Your business model describes how you create, deliver and capture value. Much time and effort are spent defining the value proposition: the added utility you create for your customer by solving their job-to-be-done. If the job is important enough and your solution effectively enhances their gains or alleviates their pains, your customer will say “yes” to investing their money and attention with you.
However, founders flounder when considering how to capture this added value through revenue streams. The primary consideration becomes to enhance recurring revenue metrics through subscriptions, commissions and markups. Pricing seeks to underbid the alternatives or is set arbitrarily, hoping the customer will pay with minimal protest. Strategies are established without understanding how the customer perceives the value you offer. This means that you leave cash on the table by not recognizing the real value you add.
Before setting prices, understand your Profit Proposition
Before considering your pricing structure, you need to understand your Profit Proposition. If your Value Proposition is the benefit you offer your customer, then the Profit Proposition is how your customer assesses the utility of your Value Proposition. Understanding your Profit Proposition provides you with a solid foundation to establish a pricing strategy that supports your margin, or the difference between what you charge for your offer and how much it costs you (fixed, variable and marginal costs).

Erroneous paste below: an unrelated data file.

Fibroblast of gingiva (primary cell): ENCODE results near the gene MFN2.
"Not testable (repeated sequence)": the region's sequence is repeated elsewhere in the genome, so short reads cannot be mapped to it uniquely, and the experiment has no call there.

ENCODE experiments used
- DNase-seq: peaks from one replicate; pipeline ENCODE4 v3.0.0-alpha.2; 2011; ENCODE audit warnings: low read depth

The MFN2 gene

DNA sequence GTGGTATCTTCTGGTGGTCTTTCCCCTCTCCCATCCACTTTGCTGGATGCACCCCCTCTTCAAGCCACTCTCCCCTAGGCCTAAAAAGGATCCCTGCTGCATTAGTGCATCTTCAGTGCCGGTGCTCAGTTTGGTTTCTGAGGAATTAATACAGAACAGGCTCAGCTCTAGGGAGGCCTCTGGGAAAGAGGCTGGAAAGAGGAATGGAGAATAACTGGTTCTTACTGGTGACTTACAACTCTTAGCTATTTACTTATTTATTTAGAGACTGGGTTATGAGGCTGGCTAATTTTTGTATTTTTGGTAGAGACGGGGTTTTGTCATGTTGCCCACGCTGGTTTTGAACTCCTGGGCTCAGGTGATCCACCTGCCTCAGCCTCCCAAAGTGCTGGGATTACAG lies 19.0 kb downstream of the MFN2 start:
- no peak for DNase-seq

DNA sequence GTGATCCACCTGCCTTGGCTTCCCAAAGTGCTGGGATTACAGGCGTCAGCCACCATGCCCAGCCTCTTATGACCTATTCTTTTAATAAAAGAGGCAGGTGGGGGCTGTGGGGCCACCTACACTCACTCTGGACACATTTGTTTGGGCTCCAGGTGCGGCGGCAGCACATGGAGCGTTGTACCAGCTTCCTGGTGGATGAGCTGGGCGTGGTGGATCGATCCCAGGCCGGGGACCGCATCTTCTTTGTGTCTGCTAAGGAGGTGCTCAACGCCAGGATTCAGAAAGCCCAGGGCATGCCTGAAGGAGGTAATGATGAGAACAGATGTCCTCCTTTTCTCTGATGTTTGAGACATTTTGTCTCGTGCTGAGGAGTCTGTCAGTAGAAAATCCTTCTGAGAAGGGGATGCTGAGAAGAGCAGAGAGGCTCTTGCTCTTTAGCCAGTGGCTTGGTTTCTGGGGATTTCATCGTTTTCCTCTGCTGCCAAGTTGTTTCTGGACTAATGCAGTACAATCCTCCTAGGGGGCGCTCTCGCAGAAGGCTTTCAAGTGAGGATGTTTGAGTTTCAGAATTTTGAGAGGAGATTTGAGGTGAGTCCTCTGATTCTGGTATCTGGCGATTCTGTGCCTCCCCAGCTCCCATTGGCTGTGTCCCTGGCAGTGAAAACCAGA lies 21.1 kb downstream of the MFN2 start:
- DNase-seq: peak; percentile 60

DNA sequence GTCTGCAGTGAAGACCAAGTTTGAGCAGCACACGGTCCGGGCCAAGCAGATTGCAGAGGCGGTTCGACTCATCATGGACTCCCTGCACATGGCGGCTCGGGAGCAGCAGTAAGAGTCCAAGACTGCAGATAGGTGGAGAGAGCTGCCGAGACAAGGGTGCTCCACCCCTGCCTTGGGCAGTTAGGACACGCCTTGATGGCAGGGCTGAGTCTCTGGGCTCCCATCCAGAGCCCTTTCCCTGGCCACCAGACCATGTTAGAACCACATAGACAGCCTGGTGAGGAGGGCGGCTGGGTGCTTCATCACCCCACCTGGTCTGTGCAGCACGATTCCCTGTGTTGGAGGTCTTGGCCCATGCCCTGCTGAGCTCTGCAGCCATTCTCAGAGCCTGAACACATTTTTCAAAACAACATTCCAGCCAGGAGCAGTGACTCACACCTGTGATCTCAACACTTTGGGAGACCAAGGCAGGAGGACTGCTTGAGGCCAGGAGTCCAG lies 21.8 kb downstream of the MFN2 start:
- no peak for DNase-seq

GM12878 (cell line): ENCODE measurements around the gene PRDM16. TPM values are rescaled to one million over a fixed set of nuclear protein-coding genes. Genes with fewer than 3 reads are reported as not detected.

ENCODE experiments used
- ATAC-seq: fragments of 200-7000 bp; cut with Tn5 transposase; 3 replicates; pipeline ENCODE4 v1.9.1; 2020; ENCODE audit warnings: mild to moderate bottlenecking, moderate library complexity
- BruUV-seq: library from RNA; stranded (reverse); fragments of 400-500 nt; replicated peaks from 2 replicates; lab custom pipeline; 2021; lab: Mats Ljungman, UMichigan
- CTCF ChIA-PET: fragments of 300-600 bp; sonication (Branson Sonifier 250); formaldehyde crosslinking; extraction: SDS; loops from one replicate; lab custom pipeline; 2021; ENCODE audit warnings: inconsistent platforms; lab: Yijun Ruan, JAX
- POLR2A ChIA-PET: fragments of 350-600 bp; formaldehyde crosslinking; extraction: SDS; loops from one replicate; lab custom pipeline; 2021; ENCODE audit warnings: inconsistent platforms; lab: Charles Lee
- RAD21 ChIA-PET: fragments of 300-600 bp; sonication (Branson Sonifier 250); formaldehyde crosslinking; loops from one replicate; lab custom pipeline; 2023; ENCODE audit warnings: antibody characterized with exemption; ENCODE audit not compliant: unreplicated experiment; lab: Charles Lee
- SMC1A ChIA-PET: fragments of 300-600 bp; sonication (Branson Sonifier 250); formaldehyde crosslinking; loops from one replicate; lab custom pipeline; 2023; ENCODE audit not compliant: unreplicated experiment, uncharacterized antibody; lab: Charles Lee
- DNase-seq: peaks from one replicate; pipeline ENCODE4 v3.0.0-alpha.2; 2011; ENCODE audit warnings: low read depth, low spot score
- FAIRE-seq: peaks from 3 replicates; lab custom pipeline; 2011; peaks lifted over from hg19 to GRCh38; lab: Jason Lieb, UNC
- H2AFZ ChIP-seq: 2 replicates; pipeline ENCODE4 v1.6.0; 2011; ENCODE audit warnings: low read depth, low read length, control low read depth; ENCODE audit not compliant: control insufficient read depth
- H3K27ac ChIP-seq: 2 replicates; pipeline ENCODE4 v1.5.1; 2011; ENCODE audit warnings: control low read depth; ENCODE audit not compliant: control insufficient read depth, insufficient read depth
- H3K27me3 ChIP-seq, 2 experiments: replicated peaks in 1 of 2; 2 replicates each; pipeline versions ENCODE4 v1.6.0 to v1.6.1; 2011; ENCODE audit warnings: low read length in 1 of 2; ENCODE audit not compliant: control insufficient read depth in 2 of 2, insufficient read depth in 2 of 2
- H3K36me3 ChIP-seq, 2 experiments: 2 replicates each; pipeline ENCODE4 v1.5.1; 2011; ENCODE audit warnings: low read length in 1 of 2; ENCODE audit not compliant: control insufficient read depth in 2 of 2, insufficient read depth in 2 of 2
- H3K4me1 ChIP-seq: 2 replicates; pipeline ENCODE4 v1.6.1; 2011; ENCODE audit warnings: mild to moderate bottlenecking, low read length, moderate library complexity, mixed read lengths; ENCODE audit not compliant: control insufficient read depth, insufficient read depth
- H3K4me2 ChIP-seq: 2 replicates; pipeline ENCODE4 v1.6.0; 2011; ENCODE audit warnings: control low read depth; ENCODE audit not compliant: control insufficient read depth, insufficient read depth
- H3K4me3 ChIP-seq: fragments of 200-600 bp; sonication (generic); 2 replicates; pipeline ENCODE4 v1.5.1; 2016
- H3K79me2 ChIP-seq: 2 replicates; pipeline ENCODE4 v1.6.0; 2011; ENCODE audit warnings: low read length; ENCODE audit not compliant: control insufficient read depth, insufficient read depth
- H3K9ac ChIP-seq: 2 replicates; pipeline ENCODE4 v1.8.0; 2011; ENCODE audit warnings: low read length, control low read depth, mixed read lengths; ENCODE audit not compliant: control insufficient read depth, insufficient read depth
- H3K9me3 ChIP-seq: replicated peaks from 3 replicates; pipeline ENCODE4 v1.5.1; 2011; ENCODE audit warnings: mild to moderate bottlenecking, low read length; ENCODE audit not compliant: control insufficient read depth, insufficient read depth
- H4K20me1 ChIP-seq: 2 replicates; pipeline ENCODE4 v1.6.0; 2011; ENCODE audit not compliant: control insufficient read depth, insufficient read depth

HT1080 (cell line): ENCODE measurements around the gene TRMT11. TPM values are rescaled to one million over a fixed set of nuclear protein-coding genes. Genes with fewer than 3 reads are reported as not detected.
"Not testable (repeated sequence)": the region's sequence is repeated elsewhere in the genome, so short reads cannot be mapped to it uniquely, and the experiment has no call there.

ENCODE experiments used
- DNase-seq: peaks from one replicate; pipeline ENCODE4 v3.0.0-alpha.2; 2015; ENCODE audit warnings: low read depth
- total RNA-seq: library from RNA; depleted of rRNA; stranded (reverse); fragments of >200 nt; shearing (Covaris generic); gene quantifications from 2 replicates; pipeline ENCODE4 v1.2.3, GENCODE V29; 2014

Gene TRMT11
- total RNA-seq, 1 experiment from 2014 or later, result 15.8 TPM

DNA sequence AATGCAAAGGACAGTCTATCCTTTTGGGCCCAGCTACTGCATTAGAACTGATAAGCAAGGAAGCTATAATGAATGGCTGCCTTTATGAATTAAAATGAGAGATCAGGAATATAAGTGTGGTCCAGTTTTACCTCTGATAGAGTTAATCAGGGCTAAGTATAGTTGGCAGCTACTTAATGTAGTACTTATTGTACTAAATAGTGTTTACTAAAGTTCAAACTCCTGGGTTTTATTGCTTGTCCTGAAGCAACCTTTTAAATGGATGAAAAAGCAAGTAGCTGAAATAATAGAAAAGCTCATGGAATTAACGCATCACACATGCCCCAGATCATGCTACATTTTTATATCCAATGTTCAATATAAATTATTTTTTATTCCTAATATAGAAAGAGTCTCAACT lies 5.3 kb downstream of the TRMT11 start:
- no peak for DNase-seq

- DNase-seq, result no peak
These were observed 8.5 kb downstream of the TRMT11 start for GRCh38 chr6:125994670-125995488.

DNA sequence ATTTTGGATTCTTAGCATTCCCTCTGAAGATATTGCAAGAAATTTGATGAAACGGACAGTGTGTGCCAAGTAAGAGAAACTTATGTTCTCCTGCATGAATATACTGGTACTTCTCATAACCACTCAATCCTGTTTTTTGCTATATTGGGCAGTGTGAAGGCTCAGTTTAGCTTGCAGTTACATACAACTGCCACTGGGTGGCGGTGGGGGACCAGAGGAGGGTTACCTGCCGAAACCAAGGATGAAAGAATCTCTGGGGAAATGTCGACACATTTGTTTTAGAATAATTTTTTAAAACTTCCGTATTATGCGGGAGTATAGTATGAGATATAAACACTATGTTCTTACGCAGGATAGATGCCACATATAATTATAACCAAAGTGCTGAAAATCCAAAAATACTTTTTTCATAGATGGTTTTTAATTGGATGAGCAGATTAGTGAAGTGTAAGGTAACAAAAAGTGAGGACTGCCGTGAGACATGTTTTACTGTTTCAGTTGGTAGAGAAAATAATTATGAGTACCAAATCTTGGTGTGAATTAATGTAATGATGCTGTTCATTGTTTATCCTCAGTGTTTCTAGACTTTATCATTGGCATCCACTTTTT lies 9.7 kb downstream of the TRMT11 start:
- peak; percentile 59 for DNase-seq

You cannot price effectively if you do not understand how you will generate profit. SaaS companies often have very weak profit propositions because they price arbitrarily, focusing on quickly gaining a customer base to leverage future funding rounds, even when losing money on each transaction. You cannot lose money on each trade, hoping to earn money at scale.Continue reading